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Biden signs law to fund health benefits for veterans exposed to burn pits

New York Daily News logo New York Daily News 8/10/2022 Michael McAuliff, Dave Goldiner

President Biden signed into law a measure to improve health benefits for veterans who were exposed to the effects of toxic burn pits while serving overseas.

In a ceremony that was equal parts a personal and political victory, Biden enacted the bill on Wednesday that he made a signature goal not least because his late son, Beau Biden, died of cancer after serving in Kosovo and Iraq.

“President Biden believes that our nation has a sacred obligation to properly prepare and equip the troops we send into harm’s way – and to care for them and their families when they return home,” the White House said in a statement.

President Joe Biden holds the "PACT Act of 2022" after signing it during a ceremony in the East Room of the White House, Wednesday, Aug. 10, 2022, in Washington. © Evan Vucci President Joe Biden holds the "PACT Act of 2022" after signing it during a ceremony in the East Room of the White House, Wednesday, Aug. 10, 2022, in Washington.

President Joe Biden holds the "PACT Act of 2022" after signing it during a ceremony in the East Room of the White House, Wednesday, Aug. 10, 2022, in Washington. (Evan Vucci/)

Burn pits were used in Iraq and Afghanistan to dispose of chemicals, cans, tires, plastics, medical equipment and human waste. However, 70% of disability claims involving exposure to the pits, were denied by the Department of Veterans Affairs.

The legislation will direct officials to assume that certain respiratory illnesses and cancers were related to burn pit exposure, helping veterans get disability payments without having to prove the illness was the result of their service.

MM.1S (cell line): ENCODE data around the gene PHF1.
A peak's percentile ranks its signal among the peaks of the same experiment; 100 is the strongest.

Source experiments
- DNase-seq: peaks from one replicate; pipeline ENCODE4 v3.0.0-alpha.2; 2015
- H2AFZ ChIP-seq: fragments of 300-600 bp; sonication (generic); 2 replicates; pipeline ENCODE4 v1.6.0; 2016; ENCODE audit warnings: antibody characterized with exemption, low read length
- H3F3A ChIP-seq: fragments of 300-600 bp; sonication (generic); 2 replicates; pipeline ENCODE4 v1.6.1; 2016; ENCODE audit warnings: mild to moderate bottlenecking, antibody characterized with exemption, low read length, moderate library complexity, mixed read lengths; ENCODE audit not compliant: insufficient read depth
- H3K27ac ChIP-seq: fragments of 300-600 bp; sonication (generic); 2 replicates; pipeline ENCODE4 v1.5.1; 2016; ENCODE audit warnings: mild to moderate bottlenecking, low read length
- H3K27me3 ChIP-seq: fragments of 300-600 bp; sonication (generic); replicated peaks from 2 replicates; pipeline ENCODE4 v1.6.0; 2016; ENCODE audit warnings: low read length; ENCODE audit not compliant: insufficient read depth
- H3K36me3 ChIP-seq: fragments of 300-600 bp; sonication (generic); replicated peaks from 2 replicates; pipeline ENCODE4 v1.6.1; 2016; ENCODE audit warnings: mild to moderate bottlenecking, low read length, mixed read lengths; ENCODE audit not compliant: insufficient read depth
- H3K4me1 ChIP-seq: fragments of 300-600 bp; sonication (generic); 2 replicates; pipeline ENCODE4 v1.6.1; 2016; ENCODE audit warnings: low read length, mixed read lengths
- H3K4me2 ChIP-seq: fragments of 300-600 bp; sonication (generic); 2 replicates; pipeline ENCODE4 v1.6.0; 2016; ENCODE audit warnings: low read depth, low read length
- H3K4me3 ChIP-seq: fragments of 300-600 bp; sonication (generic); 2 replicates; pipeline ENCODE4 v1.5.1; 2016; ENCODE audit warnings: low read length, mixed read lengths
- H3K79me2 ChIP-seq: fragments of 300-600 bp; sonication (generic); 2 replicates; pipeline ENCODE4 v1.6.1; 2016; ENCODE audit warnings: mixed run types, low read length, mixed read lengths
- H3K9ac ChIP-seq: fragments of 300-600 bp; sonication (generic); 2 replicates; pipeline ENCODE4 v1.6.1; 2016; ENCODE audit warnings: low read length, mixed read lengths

“At last, today, we are honoring the service members and their families who have given everything for our country,” said Sen. Kirsten Gillibrand (D-N.Y.)


Video: Senate passes PACT Act to help US vets exposed to burn pits, heads to Biden for signature (USA TODAY)

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The Senate overwhelmingly passed the bill last week after Republicans briefly held it up in a spat over the unrelated Democratic push for a climate and spending bill.

Burn pits legislation passes in Senate: ‘most significant expansion of veteran health care benefits in a generation’

The legislation is projected to cost about $280 billion over the next decade.

Veterans groups and comedian Jon Stewart called Republicans hypocrites for giving lip service to vets while refusing to vote for their health care.

Although the provision involving burn pits has garnered the most attention, other health care services will be expanded as well.

Veterans who have served since the Sept. 11 attacks will have a decade to sign up for VA health care, double the current five years.

The legislation also benefits Vietnam War veterans, adding hypertension to the list of ailments presumed to be caused by Agent Orange, a herbicide used by the U.S. military to clear vegetation.

In addition, veterans who served during the war in Thailand, Cambodia, Laos, Guam, American Samoa and Johnston Atoll will also be considered to have been exposed to the chemical.

The legislation is considered to be the largest expansion of veterans’ health care in more than three decades, but it became an unlikely political football shortly before it passed.

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